WASHINGTON, DC. (CNN) - A bipartisan group of senators has reached an agreement in principle on a deal to lower interest rates on student loans after they doubled on July 1.
Eight senators -- including Democratic Sens. Dick Durbin and Tom Harkin, who have been reluctant to accept compromise proposals -- are hammering out a deal that would permanently tie student loan rates to interest rates on Treasury notes. That would lower rates in the short term, but could mean that rates rise above 6.8 percent in the future.
The compromise would put a cap on how high the rates could go -- 8.25 percent for undergraduate loans and 9.25 percent for graduate students.
On Thursday, senators were waiting for the Congressional Budget Office to weigh in on how much this deal would cost. If that analysis shows that the plan would cost the government money, that could set back the negotiations.
If a final deal is reached, there will likely be a vote before the Senate departs for its August recess, and possibly as early as next week.
The eight lawmakers started working on the compromise almost immediately after a Wednesday vote on a short term fix failed to win 60 votes in the Senate. The vote came after a marathon meeting among Democratic leaders and White House chief of staff Denis McDonough.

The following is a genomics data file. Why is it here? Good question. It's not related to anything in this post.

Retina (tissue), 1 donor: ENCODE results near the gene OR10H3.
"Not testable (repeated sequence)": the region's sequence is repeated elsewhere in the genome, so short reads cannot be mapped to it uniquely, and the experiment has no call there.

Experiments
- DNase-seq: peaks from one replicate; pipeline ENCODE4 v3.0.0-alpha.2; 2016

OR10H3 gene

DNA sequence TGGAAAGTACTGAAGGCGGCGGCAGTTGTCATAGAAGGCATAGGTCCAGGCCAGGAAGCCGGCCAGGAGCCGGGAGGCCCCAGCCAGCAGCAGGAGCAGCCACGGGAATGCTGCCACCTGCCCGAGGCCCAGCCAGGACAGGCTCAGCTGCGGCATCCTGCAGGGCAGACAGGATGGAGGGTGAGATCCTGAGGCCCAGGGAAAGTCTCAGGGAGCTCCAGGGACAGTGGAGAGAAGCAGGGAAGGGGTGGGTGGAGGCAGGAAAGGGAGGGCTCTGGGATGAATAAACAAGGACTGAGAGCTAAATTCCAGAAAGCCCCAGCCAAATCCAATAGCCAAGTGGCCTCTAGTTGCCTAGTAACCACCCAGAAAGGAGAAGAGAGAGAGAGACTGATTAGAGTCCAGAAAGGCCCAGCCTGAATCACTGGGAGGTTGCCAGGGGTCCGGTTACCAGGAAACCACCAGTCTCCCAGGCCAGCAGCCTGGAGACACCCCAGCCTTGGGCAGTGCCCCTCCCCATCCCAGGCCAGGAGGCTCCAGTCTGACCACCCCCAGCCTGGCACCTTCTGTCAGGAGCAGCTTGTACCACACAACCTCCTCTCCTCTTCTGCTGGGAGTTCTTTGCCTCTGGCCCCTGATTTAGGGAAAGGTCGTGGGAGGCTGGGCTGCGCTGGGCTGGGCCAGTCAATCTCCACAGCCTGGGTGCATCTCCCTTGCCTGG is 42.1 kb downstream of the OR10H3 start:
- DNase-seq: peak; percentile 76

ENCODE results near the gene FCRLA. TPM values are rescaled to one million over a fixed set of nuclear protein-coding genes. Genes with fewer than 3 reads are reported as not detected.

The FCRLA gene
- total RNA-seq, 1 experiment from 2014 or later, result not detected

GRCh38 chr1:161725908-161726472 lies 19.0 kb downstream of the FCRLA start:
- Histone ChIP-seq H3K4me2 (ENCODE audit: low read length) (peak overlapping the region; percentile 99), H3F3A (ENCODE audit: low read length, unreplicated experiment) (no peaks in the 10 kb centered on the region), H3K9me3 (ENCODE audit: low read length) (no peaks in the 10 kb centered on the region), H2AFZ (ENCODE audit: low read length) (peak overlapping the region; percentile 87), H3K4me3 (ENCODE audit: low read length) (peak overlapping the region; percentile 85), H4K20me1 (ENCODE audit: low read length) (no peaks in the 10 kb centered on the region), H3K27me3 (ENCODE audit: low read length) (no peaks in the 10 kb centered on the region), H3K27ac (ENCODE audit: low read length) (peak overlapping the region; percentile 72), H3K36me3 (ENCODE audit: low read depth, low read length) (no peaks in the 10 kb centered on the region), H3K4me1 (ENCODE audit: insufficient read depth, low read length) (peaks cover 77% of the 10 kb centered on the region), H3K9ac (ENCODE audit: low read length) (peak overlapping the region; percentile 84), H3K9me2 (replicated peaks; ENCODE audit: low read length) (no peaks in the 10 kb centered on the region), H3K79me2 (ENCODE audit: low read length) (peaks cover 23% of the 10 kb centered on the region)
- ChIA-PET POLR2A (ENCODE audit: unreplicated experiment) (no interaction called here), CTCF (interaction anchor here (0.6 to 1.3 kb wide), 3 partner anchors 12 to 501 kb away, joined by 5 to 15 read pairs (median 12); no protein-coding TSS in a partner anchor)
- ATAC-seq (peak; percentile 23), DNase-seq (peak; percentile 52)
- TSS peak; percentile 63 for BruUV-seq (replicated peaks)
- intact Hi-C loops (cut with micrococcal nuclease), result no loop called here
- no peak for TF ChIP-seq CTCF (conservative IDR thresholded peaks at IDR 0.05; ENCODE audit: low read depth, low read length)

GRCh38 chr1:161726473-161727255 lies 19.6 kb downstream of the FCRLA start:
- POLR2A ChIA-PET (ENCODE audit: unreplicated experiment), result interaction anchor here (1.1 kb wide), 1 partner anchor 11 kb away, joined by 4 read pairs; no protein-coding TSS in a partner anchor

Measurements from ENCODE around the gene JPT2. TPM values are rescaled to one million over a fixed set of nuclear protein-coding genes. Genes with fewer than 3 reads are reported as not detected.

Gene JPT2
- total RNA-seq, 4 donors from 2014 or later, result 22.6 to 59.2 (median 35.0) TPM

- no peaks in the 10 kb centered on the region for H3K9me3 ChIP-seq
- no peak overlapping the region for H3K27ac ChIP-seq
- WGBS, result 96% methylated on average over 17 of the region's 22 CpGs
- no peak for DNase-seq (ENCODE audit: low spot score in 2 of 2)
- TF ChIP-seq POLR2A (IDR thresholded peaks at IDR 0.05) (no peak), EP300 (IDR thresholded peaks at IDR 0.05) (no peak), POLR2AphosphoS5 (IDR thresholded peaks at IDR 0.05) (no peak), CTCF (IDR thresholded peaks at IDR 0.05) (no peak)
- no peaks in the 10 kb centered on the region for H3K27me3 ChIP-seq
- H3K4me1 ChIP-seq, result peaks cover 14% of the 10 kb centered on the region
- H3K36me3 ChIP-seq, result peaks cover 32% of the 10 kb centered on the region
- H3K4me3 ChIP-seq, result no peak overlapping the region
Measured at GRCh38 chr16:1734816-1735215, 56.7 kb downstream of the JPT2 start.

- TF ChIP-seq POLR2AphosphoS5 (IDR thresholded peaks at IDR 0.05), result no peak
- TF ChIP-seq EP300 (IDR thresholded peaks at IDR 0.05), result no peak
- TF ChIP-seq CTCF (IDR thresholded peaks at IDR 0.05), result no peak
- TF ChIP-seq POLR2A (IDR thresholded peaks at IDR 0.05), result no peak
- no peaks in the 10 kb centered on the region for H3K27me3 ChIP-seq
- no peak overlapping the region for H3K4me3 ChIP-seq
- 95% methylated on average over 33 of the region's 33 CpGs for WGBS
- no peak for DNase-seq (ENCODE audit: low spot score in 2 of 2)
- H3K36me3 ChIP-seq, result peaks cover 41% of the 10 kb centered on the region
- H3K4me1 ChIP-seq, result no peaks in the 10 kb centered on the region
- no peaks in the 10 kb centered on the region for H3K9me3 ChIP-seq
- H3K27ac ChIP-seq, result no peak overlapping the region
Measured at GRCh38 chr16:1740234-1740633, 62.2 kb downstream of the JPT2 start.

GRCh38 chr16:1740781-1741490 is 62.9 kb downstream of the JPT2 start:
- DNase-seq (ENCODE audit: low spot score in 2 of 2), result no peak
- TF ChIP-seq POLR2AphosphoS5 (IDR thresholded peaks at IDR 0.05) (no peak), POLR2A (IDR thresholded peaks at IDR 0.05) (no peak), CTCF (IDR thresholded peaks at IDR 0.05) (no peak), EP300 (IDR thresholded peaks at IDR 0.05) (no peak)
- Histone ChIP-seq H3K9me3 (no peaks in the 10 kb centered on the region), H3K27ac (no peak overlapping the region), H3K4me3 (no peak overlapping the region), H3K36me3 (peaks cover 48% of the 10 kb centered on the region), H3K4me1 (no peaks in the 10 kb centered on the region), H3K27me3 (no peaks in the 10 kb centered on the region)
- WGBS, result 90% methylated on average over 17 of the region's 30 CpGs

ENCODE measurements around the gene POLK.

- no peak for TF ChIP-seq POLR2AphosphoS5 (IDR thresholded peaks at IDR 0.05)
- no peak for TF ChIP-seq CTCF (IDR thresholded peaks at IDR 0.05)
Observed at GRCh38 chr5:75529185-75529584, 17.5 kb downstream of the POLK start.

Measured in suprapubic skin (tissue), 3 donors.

That bill failed because Democrats haven't been able to agree on how to proceed on a long-term fix. Several Democrats -- including Sens. Joe Manchin, Tom Carper and Angus King (an independent who caucuses with Democrats) -- had been pushing for a vote on their compromise bill.
But left-leaning Democrats -- like Sen. Elizabeth Warren, D-Mass. -- didn't want to go along with it.
The split has left students who are in the process of getting loans for this fall in limbo, not knowing what their rates might be. Right now, rates for subsidized Stafford loans -- the loans that help the neediest students -- sit at 6.8 percent. That's twice the 3.4 percent that was in effect until July 1.
The House has already passed a bill that would tie rates to the Treasury bill rates over the long term. It's similar to what President Barack Obama had proposed -- but the president has threatened to veto the House version, in part because it uses savings from it to pay down the deficit instead of reinvesting in students.